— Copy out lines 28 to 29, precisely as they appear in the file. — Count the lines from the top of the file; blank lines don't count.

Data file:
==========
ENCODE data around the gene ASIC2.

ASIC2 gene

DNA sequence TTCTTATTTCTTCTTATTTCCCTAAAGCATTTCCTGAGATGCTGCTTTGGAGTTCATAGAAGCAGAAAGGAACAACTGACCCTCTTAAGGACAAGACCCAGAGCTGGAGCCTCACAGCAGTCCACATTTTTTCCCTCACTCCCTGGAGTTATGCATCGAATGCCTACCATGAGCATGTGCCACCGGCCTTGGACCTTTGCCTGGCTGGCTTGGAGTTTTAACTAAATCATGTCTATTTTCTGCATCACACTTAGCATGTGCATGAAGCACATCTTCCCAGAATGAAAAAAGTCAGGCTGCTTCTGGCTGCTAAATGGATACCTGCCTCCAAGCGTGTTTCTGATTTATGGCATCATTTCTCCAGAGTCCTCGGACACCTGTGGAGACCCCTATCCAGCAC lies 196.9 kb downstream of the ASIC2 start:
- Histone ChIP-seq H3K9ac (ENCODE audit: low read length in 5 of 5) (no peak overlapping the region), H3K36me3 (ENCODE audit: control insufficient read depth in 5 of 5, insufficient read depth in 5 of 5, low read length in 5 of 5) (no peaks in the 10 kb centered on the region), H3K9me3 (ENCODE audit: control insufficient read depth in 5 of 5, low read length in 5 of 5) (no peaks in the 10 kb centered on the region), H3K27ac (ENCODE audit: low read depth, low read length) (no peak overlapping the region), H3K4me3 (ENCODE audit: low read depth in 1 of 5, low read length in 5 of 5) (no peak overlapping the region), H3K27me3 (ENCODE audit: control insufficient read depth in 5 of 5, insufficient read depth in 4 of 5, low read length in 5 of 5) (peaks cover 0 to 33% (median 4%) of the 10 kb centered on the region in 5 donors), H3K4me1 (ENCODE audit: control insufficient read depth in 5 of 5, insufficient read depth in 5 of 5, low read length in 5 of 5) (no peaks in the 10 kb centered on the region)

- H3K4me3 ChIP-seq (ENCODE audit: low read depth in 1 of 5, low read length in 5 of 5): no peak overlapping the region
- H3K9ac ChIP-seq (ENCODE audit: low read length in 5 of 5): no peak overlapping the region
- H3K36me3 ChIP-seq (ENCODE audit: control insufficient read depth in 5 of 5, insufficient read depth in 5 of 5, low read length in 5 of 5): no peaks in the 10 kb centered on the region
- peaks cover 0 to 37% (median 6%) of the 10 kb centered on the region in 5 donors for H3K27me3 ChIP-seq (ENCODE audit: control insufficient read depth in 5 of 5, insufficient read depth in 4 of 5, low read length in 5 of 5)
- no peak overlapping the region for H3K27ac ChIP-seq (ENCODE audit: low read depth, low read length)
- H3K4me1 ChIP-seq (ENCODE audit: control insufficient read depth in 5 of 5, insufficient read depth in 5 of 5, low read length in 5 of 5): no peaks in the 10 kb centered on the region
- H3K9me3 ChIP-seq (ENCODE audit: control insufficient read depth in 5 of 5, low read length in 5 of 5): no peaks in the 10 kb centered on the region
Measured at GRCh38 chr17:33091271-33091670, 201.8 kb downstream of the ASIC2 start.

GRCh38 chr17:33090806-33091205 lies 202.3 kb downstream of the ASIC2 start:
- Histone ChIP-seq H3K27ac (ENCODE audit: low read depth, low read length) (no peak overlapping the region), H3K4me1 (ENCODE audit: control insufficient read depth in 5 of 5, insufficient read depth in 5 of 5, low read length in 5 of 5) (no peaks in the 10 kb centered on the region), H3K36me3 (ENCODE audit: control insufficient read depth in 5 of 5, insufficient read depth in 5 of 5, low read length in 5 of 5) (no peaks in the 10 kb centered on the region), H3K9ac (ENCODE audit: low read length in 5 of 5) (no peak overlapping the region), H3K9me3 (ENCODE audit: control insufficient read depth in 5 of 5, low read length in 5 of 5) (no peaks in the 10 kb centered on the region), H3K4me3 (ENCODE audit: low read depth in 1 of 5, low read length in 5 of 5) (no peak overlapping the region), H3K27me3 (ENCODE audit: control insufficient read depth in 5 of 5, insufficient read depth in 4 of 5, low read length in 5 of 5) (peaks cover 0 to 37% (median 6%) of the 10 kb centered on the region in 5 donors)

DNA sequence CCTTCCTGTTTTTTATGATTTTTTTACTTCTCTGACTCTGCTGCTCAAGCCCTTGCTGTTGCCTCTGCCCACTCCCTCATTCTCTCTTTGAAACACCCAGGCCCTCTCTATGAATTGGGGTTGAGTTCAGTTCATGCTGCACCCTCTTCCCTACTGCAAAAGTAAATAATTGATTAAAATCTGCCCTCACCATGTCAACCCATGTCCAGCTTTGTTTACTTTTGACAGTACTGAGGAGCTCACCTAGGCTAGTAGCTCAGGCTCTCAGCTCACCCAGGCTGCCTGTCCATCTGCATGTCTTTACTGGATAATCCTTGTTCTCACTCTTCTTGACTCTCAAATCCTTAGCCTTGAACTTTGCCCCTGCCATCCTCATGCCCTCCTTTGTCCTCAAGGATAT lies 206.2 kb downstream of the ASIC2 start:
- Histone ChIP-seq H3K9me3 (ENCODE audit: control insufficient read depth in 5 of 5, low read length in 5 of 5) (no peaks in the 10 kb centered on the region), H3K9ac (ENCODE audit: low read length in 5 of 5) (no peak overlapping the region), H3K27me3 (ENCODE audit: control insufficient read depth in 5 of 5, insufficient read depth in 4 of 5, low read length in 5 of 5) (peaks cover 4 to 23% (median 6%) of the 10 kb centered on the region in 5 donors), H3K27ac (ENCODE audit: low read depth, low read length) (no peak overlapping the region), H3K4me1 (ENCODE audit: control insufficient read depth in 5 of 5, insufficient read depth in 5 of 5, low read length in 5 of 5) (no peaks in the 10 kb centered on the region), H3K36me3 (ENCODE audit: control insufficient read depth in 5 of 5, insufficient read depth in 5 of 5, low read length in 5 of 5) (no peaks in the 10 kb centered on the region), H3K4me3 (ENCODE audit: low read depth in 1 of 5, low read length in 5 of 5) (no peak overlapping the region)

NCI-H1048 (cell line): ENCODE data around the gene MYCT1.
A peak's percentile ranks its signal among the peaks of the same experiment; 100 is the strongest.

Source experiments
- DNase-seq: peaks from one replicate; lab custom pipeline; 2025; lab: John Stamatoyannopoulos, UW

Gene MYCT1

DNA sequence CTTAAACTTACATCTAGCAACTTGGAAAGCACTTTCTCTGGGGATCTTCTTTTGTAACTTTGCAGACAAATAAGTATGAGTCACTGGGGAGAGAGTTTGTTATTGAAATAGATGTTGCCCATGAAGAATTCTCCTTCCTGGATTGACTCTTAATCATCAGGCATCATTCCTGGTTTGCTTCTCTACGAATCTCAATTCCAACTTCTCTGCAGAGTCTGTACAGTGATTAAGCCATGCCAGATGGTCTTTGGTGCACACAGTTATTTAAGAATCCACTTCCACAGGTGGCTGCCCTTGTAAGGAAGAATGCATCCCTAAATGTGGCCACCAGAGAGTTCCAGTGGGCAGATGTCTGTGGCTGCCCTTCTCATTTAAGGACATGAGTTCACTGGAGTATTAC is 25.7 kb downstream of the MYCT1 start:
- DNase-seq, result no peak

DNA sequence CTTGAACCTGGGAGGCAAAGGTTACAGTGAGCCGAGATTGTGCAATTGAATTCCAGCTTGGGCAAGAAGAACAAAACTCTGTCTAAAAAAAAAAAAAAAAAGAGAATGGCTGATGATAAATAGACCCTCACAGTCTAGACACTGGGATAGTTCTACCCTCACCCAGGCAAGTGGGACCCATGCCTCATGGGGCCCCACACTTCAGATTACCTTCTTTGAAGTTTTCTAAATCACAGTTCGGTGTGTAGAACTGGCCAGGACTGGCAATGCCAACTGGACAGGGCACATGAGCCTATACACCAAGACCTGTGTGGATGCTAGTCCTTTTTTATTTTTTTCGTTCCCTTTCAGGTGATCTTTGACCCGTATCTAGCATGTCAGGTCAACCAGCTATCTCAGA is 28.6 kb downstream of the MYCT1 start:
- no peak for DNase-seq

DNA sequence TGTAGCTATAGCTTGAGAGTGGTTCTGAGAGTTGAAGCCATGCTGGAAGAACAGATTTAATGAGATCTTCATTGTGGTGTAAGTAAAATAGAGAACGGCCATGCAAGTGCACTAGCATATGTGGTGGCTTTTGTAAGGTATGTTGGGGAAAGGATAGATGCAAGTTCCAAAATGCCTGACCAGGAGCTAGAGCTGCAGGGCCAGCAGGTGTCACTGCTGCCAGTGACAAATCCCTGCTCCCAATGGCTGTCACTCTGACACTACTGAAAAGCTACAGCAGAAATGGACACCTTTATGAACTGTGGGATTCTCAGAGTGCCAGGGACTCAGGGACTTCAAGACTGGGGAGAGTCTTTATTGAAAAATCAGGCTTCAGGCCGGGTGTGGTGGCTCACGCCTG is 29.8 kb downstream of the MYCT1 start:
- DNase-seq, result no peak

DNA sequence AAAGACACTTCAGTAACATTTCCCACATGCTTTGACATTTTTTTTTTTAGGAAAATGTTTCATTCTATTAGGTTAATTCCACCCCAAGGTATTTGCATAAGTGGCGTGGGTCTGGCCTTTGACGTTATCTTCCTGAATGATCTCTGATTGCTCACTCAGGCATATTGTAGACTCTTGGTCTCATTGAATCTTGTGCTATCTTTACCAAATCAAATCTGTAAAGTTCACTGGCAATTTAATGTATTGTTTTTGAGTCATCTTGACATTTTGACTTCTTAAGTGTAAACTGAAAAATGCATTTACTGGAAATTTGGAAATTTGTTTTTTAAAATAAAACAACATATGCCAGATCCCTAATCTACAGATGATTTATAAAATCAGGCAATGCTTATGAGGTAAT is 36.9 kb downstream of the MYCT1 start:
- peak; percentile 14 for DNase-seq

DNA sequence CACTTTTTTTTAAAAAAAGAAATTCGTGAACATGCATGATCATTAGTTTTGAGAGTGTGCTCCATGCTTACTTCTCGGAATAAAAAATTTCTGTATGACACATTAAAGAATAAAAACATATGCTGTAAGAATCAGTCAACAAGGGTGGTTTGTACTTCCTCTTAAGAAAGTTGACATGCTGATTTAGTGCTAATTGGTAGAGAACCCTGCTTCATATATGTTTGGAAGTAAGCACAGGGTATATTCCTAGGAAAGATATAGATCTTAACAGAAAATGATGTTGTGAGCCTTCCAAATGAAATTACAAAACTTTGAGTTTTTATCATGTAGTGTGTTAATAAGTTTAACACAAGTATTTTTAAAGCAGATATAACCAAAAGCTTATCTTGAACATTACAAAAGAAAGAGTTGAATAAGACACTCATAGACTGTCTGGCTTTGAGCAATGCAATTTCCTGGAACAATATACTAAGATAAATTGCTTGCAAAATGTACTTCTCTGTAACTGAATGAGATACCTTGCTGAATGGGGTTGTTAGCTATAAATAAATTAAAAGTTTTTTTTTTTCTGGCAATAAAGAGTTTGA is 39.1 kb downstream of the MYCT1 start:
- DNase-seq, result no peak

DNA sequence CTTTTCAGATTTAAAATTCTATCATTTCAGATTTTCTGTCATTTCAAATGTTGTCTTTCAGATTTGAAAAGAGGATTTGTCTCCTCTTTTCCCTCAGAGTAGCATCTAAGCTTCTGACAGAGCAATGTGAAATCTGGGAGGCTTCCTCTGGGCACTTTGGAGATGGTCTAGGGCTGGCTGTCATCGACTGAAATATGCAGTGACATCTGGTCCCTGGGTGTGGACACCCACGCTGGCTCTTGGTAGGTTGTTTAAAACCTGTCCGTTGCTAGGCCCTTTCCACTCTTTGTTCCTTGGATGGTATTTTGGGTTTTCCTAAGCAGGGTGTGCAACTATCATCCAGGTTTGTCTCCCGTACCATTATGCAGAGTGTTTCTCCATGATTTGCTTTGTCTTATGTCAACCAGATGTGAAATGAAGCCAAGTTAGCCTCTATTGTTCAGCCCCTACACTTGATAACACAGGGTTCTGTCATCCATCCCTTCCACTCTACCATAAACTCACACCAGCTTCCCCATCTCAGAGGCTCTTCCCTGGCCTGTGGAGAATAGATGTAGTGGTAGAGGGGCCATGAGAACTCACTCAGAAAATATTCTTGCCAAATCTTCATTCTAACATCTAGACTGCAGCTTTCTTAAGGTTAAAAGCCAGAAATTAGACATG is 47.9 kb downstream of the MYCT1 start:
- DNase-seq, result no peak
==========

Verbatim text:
DNA sequence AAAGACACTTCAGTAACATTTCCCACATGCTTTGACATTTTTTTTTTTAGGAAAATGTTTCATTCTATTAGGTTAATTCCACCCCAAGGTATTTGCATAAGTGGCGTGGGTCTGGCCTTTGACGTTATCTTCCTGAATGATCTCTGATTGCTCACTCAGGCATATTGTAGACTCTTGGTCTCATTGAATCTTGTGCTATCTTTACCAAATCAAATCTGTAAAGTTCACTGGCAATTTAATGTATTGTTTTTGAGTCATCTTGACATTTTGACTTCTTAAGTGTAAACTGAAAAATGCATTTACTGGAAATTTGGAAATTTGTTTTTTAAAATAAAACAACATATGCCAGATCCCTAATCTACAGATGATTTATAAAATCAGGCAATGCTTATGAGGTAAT is 36.9 kb downstream of the MYCT1 start:
- peak; percentile 14 for DNase-seq